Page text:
I suppose in this age any thoughtful person would have to admit that at certain times he labored under something which we cannot very well formulate but which we might call a conviction of sin in regard to a social conscience. Many of us see no clear way out, but we are at least not comfortable with things as they are. No one has as yet formulated that for America. Carlyle and others have done it for England. In Russia this conviction of sin in regard to the condition of the peasantry was first taken up by [Turgenev], and from this time on by Tolstoy. [Turgenev] regretted that he had given up so much time to it and that he had given over art to the simpler conception of conscience and religion. These two men were not friends, and the efforts of others to bring them together always resulted in friction, though when the two were apart they performed many kindly acts for each other.
Tolstoy lived in Moscow for some time, the life of the young men of the town. He was very much sought after and invited around, but he was always drawn back from these pleasures by the thought of the laboring peasants. He finally went back to his estate to live in 1862. From that time on for perhaps fifteen years he lived a comparatively quiet life. He at this time wrote his novels and travels. In 1879, when fifty years old, he met a peasant, Sutayeff, who radically changed his point of view. Tolstoy was at this time feeling very strongly the great upheaval going on all through Russia. The early seventies had poured into it the fine sensibilities of the students of the universities, who felt the oppression of the government keenly, and that the ten years of the reign of Alexander II, had not justified the high hopes which the emancipation of the serfs had engendered. They were men and women who felt the futility of the situation, but who stir one's blood as one reads their heroic efforts. They thought the only way to help Russia was to teach Russia. So they went into all the villages and took any kind of position which would bring them face to face with the people and give them an opportunity to teach. They appealed always to Tolstoy to help them, but Tolstoy never quite saw how that was going to help. He said, "You come to the peasants to present a higher morality. But they have a higher morality; they live co-operatively; they are peaceable and quiet. What could be gained by a revolt?"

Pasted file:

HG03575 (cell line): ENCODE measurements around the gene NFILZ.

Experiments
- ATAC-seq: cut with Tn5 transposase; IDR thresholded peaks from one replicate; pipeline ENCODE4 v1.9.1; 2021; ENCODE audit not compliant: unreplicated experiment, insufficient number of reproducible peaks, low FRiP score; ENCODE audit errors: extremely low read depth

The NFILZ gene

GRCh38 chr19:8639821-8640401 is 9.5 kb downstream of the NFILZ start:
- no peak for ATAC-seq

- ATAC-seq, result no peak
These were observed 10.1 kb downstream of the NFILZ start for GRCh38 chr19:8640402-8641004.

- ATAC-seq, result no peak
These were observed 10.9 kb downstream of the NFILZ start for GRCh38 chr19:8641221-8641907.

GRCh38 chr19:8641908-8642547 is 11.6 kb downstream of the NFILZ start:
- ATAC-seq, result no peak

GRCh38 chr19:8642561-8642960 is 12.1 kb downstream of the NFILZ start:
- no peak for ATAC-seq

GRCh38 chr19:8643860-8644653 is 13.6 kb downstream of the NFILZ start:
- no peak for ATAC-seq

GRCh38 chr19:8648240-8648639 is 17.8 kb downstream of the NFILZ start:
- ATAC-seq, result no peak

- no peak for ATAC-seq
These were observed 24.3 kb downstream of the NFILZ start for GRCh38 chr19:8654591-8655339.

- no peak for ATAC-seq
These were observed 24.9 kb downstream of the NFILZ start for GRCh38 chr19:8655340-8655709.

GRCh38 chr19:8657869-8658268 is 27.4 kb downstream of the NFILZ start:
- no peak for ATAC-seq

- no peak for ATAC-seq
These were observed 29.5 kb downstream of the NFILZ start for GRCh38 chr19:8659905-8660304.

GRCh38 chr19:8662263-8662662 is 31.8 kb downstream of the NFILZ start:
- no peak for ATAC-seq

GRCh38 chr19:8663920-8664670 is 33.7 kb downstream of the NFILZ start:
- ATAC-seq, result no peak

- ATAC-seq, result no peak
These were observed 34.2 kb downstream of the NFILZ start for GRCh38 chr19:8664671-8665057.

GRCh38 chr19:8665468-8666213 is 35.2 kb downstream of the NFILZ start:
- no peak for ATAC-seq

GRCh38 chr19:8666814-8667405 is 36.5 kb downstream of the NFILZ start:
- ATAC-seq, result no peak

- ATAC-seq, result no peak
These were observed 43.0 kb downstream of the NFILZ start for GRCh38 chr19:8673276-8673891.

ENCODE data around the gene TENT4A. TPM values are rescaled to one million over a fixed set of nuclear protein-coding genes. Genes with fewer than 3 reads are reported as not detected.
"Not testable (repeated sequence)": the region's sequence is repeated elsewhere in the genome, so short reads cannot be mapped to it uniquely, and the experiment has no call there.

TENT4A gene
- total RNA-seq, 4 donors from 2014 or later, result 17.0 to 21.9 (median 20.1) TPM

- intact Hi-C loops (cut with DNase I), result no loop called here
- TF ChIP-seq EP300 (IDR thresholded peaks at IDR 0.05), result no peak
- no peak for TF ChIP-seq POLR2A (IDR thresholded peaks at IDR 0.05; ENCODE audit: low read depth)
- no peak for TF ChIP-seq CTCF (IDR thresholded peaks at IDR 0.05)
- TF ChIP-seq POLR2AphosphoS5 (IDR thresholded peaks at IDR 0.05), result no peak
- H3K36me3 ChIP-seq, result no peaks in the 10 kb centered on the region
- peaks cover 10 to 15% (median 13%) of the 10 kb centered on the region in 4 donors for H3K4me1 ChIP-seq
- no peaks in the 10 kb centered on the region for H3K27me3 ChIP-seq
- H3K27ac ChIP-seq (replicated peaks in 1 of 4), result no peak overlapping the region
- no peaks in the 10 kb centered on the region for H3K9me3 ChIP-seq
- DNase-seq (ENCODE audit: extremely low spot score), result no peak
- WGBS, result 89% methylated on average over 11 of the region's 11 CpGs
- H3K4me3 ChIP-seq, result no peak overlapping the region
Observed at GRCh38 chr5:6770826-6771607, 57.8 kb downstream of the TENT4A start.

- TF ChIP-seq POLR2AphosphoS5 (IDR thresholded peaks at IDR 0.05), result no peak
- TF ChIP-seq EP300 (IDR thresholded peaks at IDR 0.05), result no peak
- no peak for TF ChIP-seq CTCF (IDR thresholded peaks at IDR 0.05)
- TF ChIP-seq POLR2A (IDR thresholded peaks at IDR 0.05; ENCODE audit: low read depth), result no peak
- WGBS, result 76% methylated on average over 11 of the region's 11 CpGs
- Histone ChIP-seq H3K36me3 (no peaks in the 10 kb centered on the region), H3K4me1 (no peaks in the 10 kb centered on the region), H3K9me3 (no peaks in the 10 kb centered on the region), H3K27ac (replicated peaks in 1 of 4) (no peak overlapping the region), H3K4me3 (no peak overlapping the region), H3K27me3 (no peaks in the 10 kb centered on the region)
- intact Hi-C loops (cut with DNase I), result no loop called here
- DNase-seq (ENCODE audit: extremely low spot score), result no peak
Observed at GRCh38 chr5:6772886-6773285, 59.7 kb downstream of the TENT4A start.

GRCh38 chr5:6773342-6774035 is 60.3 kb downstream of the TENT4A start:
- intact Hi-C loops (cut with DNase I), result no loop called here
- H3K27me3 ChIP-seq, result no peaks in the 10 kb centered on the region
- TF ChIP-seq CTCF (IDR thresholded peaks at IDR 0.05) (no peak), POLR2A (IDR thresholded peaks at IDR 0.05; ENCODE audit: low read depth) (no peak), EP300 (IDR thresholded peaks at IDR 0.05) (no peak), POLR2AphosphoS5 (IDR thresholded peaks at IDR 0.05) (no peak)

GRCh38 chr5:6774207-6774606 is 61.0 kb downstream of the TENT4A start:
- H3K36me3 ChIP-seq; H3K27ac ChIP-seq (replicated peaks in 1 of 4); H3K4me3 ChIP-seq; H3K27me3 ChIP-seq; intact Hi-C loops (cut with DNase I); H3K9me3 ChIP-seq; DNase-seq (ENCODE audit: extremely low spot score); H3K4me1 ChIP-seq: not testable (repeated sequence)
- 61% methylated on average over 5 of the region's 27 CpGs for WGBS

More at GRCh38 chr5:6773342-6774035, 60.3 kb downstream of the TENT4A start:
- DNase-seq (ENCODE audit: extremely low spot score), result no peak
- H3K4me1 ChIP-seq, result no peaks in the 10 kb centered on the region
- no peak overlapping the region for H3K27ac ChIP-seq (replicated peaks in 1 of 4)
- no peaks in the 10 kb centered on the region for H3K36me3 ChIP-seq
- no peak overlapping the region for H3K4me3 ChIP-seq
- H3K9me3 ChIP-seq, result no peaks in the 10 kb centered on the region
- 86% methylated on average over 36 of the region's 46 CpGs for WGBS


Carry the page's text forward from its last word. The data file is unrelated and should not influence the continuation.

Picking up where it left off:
In 1878 the movement resulted in the Terrorist Movement, and culminated with the assassination of the czar in 1881. During all this Tolstoy was outside the movement. He sympathized with their sense of wrong but not with their methods. At the time of the assassination of the czar, he said that the inciting of revolution against wrong is sure to end in resort to violence; it means that you may oppose one wrong with another wrong, and this is to get away from the teaching of the New Testament. He never could formulate this until he met two peasants, Sutayeff in 1879, and Bondereff in 1885. These men directed the power of his life. One must get information regarding Sutayeff more from Tolstoy's novels than from his direct statements. He feels so strongly about it that in his direct writings he overstates the matter. In "War and Peace" when Pierre is captured by the French he meets a Russian peasant. In the midst of his suffering and doubt and sense of futility he suddenly finds a philosophy in this man. This unattractive peasant with his simple rule of living changes the life of Pierre. He says in substance, "Live in the things of the soul, and remember God." Tolstoy would interpret it "Live in the right relationships with the people about you. Insist on knowing them on the better side, and maintain a recipience involving affection. Never allow yourself to dislike anyone. If you do not like him, it is because you do not see what in him is worth liking. Make yourself do so – it is a matter of training. If we do not see the good in a man, we get farther and farther away from right relations." Tolstoy set himself to seeing what was right in the government itself, in the officials, and even in the weak, vacillating czar. When he preached this to the young enthusiasts they were much disappointed. They called him an enemy of the people.
Tolstoy formulated himself rather slowly. It took him several years to come to his principles of non-resistance. This principle is not negative. He would turn into moral forces all the forces that are used in war. Using our life as an active moral principle, there is nothing we could not do with it. He insists that the only end to strife is non-resistance, that this is the only way to live if one wants peace with his fellows. Kennan, after his travels in Siberia, among the exiles, went to Tolstoy, whom they considered the only person whom the czar respected among the reformers, and he told to Tolstoy the terrible tales of the exiles. Tolstoy listened to it all and then said he could tell even worse ones. He does not dull himself by not knowing the situation. Kennan tells him of the revolt of some of the women prisoners in Siberia who were underfed. Tolstoy exclaims, "What, have they not learned from all their suffering yet? They tried to incite force against the government. The government retaliated. And yet they still think they can do so." He tells the peasants, "If you think it is wrong to go to war, do not go. If you are put in prison for it, go to prison. If one has a glimmering of a moral principle, he should put it into action, and if one does not put it into action he does not believe it at all."